Thursday, July 24, 2014

the risky business of match-making

I'm going to my bestie's wedding this weekend in Malibu and she and her husband met the way most of us wish we met our spouses.  Not through Tinder.  Not in a drunken haze during last call.  And not on Match.com.  They were introduced by a mutual friend.  And not just any mutual friend.  One with serious match-making street cred.  After this weekend, she will be responsible for THREE marriages.  That is seriously hot.  But also-- seriously risky.

We all love the idea of being the person who brings two people together who fall in love, get married, and make beautiful babies.  To this day, this remains a passion of all of my Persian aunts.  One of which insisted on introducing me to her Iranian co-worker over email when I was still in college.  A few years later, he and I would finally go out on a date that was fairly disastrous.  My aunts don't have the best track record when it comes to setting people up-- mostly because one half of the match is secretly gay.

I'm pretty much the worst kind of match-maker.   I have two qualifications when it comes to setting two people up.  #1 They're both single.  #2 They're both attractive.  Due to this formula, I've never been responsible for a successful match.  I have been responsible for several very unsuccessful matches.  Like... people sometimes ending up hating each other after I set them up.  Years ago, I worked in a cafe and I set my cousin up with one of our regular customers.  At first, there were major fireworks.  I was getting "thank you" phone calls from each side.  The L word was being passed around.  And then it all ended very abruptly and there were a lot of hurt feelings. My cousin went through a really difficult phase after the break-up and I felt SO responsible.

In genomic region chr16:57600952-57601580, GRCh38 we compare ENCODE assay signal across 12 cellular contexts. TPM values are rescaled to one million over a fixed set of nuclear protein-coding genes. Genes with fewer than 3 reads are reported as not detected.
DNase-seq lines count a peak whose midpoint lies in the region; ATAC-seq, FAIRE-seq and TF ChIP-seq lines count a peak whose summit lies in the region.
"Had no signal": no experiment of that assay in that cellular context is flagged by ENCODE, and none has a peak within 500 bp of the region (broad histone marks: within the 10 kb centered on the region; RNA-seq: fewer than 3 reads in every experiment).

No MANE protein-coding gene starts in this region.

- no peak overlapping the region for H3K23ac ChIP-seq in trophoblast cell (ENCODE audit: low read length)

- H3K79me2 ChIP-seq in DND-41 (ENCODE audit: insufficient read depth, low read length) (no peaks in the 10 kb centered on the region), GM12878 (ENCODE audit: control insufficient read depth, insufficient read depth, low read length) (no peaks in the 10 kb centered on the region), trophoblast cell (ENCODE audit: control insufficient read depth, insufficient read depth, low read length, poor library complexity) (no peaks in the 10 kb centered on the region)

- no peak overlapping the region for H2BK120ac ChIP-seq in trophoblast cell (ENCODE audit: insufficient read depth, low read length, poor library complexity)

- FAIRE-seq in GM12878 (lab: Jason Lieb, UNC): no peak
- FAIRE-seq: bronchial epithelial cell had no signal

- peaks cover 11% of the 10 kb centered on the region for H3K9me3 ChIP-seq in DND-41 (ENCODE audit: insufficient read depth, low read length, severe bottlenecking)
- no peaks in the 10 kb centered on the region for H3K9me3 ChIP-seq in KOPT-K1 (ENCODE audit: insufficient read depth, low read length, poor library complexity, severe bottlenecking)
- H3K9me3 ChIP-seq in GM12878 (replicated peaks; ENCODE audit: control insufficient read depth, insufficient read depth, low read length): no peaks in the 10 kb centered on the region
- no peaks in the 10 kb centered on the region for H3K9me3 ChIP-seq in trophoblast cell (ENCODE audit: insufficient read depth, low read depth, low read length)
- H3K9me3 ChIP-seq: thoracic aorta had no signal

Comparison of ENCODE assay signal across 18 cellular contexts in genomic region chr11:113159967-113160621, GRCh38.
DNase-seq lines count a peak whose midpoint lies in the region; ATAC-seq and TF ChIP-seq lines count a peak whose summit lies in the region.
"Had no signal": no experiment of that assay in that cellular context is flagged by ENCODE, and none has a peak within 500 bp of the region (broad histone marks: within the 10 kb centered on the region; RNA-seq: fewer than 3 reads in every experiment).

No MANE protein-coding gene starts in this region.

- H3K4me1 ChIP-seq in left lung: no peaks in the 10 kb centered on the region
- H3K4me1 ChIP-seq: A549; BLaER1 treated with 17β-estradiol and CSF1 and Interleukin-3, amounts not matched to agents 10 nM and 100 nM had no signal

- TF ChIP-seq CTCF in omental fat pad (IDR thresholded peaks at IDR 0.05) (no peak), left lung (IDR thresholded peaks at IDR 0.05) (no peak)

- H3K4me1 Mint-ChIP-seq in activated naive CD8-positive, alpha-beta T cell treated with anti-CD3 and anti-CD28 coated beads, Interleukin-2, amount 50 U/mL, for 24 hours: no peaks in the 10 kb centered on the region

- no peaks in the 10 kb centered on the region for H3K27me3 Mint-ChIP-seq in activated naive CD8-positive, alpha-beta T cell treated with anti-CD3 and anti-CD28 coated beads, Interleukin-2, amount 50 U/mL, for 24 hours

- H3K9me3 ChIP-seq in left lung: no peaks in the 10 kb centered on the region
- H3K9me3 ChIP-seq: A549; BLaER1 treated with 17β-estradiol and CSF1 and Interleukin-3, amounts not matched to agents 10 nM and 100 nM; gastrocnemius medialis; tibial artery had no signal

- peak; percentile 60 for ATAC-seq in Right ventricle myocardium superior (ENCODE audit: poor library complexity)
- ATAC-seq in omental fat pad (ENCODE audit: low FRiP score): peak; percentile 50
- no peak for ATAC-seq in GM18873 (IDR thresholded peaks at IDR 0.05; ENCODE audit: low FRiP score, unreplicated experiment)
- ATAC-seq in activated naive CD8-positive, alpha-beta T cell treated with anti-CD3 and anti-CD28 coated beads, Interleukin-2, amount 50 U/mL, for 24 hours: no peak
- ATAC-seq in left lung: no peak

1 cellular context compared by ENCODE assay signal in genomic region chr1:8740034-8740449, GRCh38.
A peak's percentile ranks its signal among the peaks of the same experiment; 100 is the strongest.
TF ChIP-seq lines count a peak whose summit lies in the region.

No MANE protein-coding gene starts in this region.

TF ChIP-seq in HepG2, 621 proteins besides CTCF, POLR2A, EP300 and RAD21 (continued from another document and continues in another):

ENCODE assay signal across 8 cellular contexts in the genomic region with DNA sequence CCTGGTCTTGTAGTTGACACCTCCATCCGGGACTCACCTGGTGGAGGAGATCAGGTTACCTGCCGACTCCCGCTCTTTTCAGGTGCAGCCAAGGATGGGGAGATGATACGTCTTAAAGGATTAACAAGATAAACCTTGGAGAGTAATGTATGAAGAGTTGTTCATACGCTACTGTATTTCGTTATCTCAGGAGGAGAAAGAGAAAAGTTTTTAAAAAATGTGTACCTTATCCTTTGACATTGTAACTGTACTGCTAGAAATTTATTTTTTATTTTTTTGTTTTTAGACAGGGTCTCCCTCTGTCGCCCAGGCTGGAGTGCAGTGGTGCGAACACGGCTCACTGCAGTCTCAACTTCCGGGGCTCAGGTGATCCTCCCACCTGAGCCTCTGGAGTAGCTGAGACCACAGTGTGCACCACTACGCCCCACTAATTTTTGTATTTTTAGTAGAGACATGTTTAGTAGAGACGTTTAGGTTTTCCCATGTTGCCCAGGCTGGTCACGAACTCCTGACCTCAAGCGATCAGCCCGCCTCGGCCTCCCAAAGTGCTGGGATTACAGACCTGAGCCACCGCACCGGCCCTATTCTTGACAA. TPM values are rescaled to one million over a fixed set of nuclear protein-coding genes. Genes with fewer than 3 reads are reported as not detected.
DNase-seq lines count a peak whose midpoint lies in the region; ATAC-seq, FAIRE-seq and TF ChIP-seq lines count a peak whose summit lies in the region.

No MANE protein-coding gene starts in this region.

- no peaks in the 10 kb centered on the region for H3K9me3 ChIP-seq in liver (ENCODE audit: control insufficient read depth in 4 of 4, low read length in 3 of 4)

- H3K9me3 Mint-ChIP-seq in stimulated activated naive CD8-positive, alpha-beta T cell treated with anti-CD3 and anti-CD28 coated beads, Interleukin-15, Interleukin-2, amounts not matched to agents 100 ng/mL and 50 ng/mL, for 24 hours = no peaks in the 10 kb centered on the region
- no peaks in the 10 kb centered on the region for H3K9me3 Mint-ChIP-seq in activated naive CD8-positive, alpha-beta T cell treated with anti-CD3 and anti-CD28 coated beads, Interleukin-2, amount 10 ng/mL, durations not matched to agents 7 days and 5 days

And then there was the two friends I set up at my wedding.  I purposely seated them together, hoping they would hit it off.  I gave him a heads up during cocktail hour and during the reception, he came up to me and said "thank you, she's amazing."  If you saw photos of them from the wedding, you would think they'd been together for years.  They ended up spending the weekend together and I was convinced that at their future wedding, everyone would toast me and my mad seating chart skills.  There was only one slight problem.  She lived in LA and he lived on the east coast.  It didn't work out and I'm still not over it.  Actually, I'm clinging to hope that at some point they end up together.

I've also known people who've set friends up and instantly regretted it.  Like, suddenly they realize that if their two good friends are now dating-- then hanging out with them will forever be different.  They'll suddenly feel like the outsider and the third wheel.  And oops, maybe they kind of had a secret crush on that platonic friend and now it's SO weird to see him dating someone-- especially since he's now off limits because you can't date someone who dated your friend.  Or a success story might make you feel shitty about your own relationship status.  (Note: I do not recommend match-making when you're single).

In the end, match-making comes with sacrifices, life and death stakes, and a shit-ton of guilt if it doesn't work out.  Unless we already have a brilliant track record (like my friend VGL), maybe we should leave the work to computer algorithms, alcohol, dimly lit bars, and iPhone apps.

3 comments:

  1. It also comes with great power. I like to remind Jesse, "I gave you Alison, and I can take her away." Clearly, this is completely false, but it makes me feel mighty either way. Happy Wedding Weekend, Jesse and Alison!! You're welcome. Love, Cupid.

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  2. My ex-wife and I set up a couple who split up a couple of years after we did. It was sad to see them go -- it was as if we'd actually done something nice in the world, and now it had to be erased.

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